Police found no motive for Tracey’s murder and detectives were baffled. Then, three months later, they got their first break: a phone call recorded by a nationwide confession hotline:  “Hello, my name is Don and I’m calling from Frederick, Maryland. I know this is going to sound surprising, but three months ago, I stabbed a girl to death and you might think that in making this tape, I’m setting myself up to be caught, but there are a lot of guys named Don in Frederick.”

“Sean” sent a psychic newspaper clippings

The confession hot-line staff sent the tip to Frederick police. Cpl. Barry Horner remembers the call:

“The sincerity that I heard in that voice and the knowledge that the person was displaying, talking about what he had done, at that point convinced me that I probably was listening to the killer.”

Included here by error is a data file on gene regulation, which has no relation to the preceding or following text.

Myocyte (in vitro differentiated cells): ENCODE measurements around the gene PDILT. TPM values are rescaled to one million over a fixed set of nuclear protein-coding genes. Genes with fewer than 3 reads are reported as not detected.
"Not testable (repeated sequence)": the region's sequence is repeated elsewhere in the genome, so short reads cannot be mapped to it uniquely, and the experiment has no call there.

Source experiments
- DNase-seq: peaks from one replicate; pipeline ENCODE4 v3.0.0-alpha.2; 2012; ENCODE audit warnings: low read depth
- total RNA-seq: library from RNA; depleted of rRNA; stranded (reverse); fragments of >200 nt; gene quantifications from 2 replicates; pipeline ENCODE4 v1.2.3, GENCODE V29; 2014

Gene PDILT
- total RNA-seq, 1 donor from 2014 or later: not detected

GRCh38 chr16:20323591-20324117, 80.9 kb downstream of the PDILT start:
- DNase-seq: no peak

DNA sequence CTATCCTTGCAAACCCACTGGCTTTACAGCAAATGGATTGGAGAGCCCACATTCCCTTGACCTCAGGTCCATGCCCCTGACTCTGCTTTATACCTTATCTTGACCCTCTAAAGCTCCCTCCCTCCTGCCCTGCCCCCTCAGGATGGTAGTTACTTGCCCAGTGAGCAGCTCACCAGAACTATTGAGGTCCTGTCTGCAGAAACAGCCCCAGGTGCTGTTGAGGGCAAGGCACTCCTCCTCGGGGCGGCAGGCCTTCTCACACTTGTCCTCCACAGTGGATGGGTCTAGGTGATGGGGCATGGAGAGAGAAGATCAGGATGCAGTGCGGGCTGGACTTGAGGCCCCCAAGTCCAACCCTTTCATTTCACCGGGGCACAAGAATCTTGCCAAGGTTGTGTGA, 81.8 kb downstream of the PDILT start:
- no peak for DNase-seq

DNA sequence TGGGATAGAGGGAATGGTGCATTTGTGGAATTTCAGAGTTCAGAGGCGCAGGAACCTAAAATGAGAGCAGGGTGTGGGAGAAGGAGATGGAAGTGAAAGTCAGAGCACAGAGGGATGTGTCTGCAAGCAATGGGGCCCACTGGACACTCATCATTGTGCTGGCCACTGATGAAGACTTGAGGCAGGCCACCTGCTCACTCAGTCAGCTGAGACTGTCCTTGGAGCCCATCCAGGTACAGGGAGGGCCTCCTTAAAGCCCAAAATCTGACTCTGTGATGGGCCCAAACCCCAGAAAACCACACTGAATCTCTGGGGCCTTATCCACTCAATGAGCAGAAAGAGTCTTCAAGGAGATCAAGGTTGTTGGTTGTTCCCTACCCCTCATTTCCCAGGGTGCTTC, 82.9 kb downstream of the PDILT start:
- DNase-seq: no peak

Cpl. Horner played the rest of the tape for his chief: “The girl I killed was working in a ladies sportswear store. I often came by and talked to her when she was working alone, and one night when she was in the storeroom and we were talking, our conversation turned into an argument. And so I took out a knife I have with me at all times, and I killed her. And a few days later, I realized I had created a lot of sadness, and I thought about turning myself in to the police. But whatever they do to me, that won’t bring Tracey back. So, I’ve decided that I better keep free because we have the death penalty in Maryland. Thanks for listening. I’m sorry about what I did, but nothing can change it. Bye.”

Was “Sean” or “Don” the killer?

The police traced the call back to a supermarket 8 miles away in Walkersville, Maryland. Cpl Horner thinks this was significant:

“If it was the killer, he wanted to be caught. And he was seeking help through this hotline.”